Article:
During the initial stages of caries lesions or mild caries activity, as found in slowly advancing caries lesions, a long-term, low-level acid demineralization of dentin occurs. Dentin responds to the stimulus of its first caries demineralization episode by deposition of crystalline material from the intertubular dentin in the lumen of the tubules in the advanced demineralization front (formally called affected dentin). The refractive index of the dentin changes, and the intertubular dentin with more mineral content than normal dentin is termed sclerotic dentin ( Fig. 1 ). The apparent function of the sclerotic dentin is to wall off a lesion by blocking (sealing) the tubules. The permeability of sclerotic dentin is greatly reduced compared with that of normal dentin because of the decrease in the tubule lumen diameter. Hypermineralized areas may be seen on radiographs as zones of increased radiopacity (often S-shaped following the course of the tubules) ahead of the advancing, remove portion of the lesion. Sclerotic dentin formation may also be seen under an old restoration. Sclerotic dentin is usually shiny and darker in color but feels hard to the explorer tip ( Fig. 2 ). Hard dentin represents the deepest zone of a caries lesion, – assuming the lesion has not yet reached the pulp, and may include tertiary dentin, sclerotic dentin, and normal (or sound) dentin . Clinically this dentin is hard, cannot be easily penetrated with a blunt explorer, and can only be removed by a bur or a sharp cutting instrument. By contrast, normal, freshly cut dentin lacks a shiny, reflective surface and allows some penetration from a sharp explorer tip. When these affected tubules become completely occluded by the mineral precipitate, they appear clear when a histologic section of the tooth is evaluated. This portion of dentin has been termed translucent dentin and is the result of mineral loss in the intertubular dentin and precipitation of this mineral in the tubule lumen. Consequently, translucent dentin is softer than normal dentin and is called firm dentin, in contrast to sound dentin (ie, hard) dentin. Although organic acids attack the mineral and organic contents of dentin, the collagen cross-linking remains intact in this zone and can serve as a template for remineralization of intertubular dentin. Therefore, provided that the pulp remains vital, firm (affected) dentin is remineralizable. Clinically, firm dentin is resistant to hand excavation and can only be removed by exerting pressure. The transition between soft and firm dentin can have a leathery texture, particularly in slowly advancing lesions, and has been called leathery dentin. Clinically, leathery dentin does not deform upon pressure from an instrument but can be excavated with hand instruments such as spoons and curette without much pressure.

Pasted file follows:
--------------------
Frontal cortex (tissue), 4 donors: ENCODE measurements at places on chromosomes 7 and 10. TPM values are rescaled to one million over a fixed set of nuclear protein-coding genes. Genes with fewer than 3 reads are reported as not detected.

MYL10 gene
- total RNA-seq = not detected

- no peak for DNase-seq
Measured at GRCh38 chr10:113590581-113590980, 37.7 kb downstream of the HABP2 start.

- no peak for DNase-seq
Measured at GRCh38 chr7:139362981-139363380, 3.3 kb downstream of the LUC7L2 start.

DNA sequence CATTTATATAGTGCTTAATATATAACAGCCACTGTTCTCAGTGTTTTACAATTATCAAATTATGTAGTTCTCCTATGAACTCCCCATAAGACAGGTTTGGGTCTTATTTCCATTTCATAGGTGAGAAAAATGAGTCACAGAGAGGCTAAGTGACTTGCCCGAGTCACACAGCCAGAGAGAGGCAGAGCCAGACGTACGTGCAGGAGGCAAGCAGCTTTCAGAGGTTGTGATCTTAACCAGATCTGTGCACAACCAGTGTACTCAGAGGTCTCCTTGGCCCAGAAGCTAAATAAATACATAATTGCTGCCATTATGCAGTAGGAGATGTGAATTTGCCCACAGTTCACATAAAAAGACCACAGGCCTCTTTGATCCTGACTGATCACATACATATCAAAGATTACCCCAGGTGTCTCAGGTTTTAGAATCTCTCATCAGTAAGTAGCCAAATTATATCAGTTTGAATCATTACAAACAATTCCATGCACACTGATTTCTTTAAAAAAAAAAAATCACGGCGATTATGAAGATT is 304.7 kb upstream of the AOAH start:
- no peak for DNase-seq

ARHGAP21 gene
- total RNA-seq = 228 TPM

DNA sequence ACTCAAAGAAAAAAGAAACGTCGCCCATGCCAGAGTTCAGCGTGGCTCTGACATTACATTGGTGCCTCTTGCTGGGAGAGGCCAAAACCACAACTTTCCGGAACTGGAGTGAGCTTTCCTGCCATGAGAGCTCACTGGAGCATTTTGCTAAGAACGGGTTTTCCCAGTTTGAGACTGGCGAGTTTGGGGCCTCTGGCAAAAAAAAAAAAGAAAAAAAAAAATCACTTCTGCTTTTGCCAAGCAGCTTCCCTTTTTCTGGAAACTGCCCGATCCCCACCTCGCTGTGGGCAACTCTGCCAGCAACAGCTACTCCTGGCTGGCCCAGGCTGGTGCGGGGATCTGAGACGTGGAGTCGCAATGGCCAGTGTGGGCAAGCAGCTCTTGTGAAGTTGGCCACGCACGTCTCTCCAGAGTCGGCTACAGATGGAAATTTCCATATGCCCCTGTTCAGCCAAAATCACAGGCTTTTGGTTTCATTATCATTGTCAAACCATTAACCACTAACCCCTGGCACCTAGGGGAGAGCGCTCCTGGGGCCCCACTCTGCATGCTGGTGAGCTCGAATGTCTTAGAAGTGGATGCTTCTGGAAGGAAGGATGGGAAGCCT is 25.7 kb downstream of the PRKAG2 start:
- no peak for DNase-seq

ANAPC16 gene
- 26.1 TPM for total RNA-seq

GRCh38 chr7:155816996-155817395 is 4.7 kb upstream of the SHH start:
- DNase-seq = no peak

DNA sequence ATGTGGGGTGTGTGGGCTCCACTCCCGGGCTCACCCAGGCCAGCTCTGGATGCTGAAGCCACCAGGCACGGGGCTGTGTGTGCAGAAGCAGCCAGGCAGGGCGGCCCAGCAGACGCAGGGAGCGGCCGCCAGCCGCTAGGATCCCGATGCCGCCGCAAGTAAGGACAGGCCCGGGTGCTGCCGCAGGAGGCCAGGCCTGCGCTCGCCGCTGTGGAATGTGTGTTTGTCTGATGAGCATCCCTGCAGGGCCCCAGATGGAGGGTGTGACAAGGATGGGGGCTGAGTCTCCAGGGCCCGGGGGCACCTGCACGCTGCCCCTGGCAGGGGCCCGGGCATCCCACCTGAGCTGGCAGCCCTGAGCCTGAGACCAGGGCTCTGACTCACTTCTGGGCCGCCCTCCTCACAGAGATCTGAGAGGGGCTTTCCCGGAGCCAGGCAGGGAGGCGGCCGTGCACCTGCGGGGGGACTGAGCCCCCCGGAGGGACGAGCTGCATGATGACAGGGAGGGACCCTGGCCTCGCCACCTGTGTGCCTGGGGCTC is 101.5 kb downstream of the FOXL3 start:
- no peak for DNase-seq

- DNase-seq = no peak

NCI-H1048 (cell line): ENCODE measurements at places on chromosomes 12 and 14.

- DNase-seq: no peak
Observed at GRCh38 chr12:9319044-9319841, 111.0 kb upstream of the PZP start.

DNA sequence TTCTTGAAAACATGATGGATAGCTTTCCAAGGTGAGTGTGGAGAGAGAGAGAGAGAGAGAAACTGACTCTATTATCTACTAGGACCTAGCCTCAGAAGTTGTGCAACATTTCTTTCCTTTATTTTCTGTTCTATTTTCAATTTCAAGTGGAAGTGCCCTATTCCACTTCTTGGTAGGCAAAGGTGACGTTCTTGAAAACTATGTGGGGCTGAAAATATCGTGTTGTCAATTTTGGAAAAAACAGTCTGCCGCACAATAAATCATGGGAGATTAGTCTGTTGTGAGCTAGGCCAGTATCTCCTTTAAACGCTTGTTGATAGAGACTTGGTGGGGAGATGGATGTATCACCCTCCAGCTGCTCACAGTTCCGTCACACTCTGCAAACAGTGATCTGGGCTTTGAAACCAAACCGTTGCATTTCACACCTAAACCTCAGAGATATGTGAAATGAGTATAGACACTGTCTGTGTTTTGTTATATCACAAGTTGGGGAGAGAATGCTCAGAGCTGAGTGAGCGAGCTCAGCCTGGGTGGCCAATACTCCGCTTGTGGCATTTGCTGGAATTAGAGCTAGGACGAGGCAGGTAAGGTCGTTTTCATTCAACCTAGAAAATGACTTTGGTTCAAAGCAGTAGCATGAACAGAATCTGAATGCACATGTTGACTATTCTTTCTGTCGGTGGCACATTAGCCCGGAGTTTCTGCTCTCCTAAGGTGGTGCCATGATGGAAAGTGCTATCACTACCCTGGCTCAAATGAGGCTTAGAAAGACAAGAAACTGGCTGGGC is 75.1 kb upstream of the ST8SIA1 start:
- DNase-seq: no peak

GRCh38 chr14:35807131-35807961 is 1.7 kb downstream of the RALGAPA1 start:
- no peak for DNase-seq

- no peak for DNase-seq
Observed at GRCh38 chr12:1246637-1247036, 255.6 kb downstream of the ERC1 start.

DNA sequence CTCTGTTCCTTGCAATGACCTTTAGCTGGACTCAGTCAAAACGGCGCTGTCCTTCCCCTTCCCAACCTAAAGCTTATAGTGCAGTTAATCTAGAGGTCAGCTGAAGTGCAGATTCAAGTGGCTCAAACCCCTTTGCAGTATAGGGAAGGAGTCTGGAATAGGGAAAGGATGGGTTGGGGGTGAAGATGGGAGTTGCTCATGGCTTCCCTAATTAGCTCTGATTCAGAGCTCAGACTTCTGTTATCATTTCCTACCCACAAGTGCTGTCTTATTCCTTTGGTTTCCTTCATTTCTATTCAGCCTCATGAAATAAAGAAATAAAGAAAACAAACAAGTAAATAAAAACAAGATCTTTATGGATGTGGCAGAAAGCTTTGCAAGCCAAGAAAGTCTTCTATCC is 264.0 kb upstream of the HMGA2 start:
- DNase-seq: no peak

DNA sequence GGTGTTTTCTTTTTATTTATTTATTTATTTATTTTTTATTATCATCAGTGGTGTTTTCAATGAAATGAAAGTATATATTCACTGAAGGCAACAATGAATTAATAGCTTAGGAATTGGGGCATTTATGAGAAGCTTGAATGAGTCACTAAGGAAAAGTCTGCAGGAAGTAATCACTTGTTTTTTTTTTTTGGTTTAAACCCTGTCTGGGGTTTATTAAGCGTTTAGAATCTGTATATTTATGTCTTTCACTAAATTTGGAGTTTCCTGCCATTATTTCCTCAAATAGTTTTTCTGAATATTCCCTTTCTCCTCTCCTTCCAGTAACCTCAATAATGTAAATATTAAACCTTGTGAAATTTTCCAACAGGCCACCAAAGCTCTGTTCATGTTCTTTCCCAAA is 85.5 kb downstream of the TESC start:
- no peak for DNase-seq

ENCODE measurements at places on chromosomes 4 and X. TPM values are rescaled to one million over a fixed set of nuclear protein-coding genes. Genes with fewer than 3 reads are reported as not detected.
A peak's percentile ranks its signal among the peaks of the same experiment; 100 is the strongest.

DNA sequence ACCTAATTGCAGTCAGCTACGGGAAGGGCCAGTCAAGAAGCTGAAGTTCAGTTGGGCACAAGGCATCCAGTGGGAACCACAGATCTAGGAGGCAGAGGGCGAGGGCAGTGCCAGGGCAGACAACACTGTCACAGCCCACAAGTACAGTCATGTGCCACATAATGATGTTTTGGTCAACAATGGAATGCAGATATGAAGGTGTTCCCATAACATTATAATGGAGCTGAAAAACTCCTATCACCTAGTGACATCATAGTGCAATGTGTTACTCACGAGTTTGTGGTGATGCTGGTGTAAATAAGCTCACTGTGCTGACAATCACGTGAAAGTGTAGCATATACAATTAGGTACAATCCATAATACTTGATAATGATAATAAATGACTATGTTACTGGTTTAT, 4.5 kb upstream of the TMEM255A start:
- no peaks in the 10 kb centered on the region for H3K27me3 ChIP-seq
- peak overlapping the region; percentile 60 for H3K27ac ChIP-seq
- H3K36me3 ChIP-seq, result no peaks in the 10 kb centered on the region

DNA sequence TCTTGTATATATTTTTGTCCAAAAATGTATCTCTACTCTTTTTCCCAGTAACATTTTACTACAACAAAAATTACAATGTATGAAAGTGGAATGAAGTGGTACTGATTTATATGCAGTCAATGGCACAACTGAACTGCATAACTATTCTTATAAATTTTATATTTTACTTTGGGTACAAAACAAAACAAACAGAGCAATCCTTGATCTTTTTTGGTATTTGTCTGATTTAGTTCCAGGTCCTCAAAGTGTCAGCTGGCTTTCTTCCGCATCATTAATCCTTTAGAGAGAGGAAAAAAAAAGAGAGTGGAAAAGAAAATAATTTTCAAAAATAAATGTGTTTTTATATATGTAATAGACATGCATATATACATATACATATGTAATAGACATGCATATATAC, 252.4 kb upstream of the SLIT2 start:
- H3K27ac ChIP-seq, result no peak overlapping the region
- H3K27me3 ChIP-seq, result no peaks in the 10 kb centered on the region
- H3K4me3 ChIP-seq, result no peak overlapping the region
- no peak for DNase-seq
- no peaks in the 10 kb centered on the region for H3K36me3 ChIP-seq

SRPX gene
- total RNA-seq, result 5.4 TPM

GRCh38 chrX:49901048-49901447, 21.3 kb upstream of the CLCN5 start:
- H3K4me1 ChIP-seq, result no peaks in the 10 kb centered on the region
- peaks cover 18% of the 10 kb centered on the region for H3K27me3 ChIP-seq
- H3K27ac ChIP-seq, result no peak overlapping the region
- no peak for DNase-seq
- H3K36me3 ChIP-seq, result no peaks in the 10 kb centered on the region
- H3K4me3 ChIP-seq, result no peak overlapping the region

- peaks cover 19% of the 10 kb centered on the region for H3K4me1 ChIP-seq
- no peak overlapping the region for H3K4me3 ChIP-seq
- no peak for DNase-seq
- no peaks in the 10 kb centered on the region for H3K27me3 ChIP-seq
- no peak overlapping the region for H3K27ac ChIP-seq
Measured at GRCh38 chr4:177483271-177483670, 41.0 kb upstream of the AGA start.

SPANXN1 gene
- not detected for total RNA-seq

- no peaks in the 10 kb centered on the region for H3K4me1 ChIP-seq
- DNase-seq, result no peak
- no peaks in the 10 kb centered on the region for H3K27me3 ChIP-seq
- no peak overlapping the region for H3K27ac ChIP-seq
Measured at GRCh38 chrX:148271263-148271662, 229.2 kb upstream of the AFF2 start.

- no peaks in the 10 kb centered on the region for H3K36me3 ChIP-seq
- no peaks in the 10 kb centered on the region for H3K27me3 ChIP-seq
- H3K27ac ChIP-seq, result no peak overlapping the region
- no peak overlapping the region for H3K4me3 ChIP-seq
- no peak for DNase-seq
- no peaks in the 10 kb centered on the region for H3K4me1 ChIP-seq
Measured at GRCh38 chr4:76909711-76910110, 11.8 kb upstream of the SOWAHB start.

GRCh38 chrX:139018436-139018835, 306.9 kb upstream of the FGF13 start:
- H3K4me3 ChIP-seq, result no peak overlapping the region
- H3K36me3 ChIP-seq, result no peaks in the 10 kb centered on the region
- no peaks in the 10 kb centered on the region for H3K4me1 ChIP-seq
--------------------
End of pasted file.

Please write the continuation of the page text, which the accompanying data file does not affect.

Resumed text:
Advanced Stages of Dentin Demineralization
More intense caries activity results in bacterial invasion of dentin. The most superficial (closer to the tooth surface) zone of the carious dentin is the necrotic zone. This soft (formerly infected) dentin is primarily characterized by bacterial contamination and contains a wide variety of pathogenic materials or irritants, including high acid levels, hydrolytic enzymes, bacteria, and bacterial cellular debris. These products can cause the degeneration and death of odontoblasts and their tubular extensions below the lesion and a mild inflammation of the pulp. The pulp may be irritated sufficiently from high acid levels or bacterial enzyme production to cause the formation (from undifferentiated mesenchymal cells) of replacement odontoblasts (secondary odontoblasts). These cells produce reparative dentin (reactionary or tertiary dentin) on the affected portion of the pulp chamber wall. This dentin is different from the normal dentinal apposition that occurs throughout the life of the tooth by primary (original) odontoblasts. The structure of reparative dentin varies from well-organized tubular dentin (less often) to irregular atubular dentin (more often), depending on the severity of the stimulus. Reparative dentin is an effective barrier, allowing limited diffusion of material through the tubules, and is an important step in the repair of dentin. This carious soft dentin closer to the tooth surface has low mineral content, and irreversibly denatured collagen. Histologically, this zone may be referred to as necrotic and contaminated. Although soft dentin typically does not self-repair, the advance front of the soft dentin zone (near firm dentin) is characterized by superficial bacterial invasion, and the caries process can still be stalled when a good restorative seal is obtained. Clinically, soft dentin lacks structure and can be easily excavated with hand and rotary instrumentation ( Fig. 3 ).